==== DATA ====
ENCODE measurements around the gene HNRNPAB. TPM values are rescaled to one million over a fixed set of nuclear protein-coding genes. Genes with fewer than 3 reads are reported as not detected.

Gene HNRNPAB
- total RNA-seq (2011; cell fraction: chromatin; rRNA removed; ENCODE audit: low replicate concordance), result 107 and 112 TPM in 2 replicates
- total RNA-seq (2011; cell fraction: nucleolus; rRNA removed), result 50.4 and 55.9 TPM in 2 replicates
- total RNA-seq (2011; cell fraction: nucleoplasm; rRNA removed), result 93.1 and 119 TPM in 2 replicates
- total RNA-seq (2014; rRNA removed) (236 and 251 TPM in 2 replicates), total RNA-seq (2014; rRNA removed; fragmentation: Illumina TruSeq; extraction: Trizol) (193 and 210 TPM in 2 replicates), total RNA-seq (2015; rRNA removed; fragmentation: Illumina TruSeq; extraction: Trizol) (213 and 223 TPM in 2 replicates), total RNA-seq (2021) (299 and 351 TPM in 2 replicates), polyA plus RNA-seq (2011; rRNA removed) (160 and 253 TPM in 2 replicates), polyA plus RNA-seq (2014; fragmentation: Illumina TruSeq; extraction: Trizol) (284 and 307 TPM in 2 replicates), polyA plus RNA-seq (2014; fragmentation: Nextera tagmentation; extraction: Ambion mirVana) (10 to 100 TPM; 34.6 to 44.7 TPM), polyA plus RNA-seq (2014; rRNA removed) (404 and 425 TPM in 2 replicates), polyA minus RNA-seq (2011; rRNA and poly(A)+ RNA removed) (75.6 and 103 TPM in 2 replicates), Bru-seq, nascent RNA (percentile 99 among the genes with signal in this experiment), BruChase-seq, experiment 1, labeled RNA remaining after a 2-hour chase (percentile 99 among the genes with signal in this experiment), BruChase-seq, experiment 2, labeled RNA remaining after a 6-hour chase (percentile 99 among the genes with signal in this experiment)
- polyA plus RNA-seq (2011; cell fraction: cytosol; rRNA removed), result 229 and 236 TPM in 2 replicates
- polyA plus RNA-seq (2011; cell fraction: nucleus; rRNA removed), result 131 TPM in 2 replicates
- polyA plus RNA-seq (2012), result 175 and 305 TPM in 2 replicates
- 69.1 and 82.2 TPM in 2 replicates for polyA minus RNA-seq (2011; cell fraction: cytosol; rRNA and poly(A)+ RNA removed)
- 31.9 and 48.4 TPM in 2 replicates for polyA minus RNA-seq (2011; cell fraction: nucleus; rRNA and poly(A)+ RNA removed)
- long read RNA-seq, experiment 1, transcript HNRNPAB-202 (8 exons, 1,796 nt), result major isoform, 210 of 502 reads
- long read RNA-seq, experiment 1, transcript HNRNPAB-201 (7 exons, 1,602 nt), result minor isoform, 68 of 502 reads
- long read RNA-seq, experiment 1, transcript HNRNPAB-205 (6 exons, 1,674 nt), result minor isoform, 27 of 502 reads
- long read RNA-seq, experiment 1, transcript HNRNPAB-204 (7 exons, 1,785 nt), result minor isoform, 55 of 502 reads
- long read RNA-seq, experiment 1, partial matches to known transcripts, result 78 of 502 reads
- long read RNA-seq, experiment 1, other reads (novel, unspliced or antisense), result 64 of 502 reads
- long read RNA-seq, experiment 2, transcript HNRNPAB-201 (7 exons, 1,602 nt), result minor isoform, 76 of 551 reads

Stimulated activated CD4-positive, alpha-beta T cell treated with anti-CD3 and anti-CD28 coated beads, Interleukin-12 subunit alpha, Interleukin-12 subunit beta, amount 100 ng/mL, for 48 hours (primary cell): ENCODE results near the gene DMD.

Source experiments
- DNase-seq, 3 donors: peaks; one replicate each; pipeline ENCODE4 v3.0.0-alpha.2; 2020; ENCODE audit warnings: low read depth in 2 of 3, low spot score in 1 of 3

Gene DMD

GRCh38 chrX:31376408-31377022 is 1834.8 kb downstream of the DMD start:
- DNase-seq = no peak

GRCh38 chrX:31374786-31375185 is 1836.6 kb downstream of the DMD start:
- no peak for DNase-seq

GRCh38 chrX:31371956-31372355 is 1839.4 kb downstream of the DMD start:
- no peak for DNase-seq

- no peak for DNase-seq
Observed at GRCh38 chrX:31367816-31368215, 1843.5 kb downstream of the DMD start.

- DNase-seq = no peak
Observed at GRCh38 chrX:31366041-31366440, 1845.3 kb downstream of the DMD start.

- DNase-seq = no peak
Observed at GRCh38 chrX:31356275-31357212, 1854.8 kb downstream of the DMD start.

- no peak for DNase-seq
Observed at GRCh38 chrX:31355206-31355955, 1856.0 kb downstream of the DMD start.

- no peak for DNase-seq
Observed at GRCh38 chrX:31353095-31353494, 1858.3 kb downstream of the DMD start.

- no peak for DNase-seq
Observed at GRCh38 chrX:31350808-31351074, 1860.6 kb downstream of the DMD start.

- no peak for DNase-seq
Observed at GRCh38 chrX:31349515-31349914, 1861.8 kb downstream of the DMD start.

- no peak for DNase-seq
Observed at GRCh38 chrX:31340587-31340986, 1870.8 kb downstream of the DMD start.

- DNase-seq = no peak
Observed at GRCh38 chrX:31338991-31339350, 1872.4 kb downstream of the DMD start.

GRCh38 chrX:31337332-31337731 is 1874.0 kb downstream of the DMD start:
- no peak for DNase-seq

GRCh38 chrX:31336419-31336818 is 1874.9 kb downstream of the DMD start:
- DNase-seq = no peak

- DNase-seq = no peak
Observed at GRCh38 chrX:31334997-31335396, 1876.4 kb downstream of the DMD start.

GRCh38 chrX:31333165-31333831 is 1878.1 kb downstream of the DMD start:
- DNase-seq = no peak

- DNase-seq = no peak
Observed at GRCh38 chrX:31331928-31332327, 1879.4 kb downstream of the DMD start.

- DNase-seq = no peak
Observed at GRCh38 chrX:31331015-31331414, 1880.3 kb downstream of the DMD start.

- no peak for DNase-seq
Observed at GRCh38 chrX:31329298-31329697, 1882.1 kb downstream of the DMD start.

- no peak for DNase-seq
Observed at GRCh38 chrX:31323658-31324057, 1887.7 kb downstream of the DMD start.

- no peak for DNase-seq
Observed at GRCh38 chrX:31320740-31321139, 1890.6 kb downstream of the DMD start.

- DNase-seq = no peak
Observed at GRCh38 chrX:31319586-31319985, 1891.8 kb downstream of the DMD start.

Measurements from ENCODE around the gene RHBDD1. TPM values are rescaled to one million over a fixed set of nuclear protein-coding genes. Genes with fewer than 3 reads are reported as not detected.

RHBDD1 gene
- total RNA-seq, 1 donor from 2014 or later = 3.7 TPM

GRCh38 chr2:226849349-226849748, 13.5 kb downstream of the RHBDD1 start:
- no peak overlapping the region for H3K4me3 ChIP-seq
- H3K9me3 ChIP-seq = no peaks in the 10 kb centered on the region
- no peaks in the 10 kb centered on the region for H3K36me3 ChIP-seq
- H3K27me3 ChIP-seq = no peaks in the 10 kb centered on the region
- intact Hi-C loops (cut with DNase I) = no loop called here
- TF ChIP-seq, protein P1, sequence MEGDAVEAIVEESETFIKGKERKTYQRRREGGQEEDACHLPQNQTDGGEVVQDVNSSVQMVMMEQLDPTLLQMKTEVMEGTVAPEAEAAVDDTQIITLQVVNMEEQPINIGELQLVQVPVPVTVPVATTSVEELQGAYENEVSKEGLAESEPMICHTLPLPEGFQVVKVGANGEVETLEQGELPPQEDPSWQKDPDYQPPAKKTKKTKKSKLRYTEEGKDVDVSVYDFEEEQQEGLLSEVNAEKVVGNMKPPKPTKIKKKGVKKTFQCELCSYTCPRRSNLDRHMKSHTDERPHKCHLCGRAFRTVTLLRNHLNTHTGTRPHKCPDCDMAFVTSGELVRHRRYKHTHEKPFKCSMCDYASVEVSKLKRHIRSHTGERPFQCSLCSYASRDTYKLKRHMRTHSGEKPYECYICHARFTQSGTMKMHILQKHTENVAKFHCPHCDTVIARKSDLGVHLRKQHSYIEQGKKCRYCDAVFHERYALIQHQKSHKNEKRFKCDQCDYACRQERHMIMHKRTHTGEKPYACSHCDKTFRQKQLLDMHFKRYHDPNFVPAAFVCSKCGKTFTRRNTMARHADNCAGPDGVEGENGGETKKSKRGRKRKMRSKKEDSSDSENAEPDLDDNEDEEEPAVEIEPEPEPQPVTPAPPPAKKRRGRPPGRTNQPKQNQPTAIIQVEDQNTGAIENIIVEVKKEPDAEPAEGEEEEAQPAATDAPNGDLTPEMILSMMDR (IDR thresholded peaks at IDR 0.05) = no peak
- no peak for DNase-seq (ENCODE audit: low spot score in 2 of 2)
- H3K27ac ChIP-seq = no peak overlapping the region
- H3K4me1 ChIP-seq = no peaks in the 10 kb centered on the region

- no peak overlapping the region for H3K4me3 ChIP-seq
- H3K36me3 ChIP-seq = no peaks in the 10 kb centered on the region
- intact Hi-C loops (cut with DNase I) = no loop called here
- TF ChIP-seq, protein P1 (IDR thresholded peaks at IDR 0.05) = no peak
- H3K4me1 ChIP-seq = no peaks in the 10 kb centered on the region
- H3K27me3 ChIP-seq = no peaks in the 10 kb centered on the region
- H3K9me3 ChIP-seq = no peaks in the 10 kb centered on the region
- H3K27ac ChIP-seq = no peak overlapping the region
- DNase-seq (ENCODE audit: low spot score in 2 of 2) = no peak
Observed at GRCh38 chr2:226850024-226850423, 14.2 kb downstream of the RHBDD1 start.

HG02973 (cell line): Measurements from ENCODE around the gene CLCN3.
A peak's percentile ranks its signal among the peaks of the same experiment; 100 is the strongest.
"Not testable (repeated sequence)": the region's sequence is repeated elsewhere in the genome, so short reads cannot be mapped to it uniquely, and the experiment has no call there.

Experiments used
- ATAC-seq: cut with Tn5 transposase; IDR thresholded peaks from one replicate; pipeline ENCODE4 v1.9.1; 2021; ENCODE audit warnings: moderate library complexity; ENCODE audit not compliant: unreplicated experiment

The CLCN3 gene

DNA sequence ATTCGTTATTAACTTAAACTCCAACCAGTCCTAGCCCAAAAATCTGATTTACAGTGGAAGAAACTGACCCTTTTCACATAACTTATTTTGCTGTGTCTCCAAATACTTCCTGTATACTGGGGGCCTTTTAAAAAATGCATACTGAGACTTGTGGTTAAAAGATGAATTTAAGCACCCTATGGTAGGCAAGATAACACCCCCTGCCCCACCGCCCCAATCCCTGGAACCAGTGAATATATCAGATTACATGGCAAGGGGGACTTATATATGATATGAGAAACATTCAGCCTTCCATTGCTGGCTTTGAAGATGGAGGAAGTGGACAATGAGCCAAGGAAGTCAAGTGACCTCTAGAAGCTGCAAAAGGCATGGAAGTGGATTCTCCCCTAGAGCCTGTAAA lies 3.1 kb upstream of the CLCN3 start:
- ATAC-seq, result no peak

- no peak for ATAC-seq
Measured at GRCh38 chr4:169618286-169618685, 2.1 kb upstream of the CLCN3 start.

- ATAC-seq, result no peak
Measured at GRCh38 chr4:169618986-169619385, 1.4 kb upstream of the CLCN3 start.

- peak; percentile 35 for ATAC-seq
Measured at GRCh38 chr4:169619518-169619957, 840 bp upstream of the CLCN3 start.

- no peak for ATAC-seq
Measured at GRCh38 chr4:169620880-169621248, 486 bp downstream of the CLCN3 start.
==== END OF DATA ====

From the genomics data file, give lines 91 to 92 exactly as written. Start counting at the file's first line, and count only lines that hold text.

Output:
A peak's percentile ranks its signal among the peaks of the same experiment; 100 is the strongest.
"Not testable (repeated sequence)": the region's sequence is repeated elsewhere in the genome, so short reads cannot be mapped to it uniquely, and the experiment has no call there.